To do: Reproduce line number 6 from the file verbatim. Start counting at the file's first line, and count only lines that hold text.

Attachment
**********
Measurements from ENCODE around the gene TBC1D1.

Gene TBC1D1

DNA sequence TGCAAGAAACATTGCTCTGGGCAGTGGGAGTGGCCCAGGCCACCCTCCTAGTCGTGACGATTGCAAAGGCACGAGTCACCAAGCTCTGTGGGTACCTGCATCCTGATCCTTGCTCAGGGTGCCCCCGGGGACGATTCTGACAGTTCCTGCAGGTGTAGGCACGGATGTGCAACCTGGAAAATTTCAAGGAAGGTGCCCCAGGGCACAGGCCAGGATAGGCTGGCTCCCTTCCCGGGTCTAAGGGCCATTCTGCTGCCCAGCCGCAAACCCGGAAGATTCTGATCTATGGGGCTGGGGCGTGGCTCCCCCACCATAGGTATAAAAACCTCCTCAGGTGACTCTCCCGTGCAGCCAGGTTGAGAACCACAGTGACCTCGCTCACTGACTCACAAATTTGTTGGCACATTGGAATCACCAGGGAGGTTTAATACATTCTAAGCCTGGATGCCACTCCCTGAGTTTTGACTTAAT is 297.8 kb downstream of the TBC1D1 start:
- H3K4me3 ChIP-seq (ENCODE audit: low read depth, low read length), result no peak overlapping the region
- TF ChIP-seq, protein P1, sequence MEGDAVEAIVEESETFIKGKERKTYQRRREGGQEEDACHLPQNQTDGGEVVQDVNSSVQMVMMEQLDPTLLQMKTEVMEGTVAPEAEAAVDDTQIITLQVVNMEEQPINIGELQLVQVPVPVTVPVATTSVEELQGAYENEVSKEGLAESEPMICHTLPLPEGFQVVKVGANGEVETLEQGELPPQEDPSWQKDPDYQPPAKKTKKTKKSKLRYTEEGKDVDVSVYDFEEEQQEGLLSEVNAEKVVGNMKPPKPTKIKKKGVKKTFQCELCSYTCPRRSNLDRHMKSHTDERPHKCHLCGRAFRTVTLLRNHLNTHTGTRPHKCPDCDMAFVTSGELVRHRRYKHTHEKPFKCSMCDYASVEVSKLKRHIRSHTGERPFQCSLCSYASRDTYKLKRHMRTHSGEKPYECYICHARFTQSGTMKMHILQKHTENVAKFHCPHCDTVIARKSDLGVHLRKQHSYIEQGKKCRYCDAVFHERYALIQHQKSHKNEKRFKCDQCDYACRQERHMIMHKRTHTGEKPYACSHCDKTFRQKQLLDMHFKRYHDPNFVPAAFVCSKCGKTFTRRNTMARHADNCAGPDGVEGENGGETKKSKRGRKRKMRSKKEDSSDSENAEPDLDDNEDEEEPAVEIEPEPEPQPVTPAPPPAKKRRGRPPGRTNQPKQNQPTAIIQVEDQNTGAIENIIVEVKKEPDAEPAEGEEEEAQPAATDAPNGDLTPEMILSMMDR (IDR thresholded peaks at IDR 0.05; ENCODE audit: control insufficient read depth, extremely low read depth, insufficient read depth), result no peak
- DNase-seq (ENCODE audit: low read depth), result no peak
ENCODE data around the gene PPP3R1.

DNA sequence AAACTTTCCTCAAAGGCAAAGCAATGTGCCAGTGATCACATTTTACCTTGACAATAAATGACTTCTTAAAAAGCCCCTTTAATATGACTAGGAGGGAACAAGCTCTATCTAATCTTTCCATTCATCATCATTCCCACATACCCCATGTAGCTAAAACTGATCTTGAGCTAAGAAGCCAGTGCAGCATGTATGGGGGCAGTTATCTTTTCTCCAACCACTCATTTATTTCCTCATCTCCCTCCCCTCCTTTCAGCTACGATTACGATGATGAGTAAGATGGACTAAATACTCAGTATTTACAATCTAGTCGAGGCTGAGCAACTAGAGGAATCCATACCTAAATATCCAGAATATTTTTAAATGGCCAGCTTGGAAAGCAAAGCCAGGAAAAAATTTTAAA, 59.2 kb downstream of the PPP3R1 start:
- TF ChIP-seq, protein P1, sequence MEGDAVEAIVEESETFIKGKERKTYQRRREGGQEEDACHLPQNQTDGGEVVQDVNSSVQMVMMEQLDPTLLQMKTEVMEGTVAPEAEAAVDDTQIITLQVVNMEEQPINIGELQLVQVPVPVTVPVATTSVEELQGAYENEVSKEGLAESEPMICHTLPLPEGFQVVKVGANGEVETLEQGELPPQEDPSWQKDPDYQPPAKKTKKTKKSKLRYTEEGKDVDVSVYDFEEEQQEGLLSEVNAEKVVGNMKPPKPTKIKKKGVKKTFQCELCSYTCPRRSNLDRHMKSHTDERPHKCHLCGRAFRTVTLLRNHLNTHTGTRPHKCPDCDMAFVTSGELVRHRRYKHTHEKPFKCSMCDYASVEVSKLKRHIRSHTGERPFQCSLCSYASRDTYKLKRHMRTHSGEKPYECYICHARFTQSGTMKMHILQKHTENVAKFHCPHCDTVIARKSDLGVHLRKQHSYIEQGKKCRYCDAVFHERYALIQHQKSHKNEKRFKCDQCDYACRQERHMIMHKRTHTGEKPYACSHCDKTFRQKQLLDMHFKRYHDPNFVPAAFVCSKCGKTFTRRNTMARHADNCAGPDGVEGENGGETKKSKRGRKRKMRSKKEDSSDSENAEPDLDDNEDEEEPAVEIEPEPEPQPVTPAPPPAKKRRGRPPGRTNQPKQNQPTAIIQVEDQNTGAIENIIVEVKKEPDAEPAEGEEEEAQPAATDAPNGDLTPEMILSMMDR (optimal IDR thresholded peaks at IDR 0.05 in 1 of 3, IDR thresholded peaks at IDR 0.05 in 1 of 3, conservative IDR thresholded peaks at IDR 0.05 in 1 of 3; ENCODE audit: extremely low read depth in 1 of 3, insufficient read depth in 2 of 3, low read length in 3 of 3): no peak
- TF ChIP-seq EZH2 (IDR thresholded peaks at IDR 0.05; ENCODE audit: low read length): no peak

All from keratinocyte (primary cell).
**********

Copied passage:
- DNase-seq (ENCODE audit: low read depth), result no peak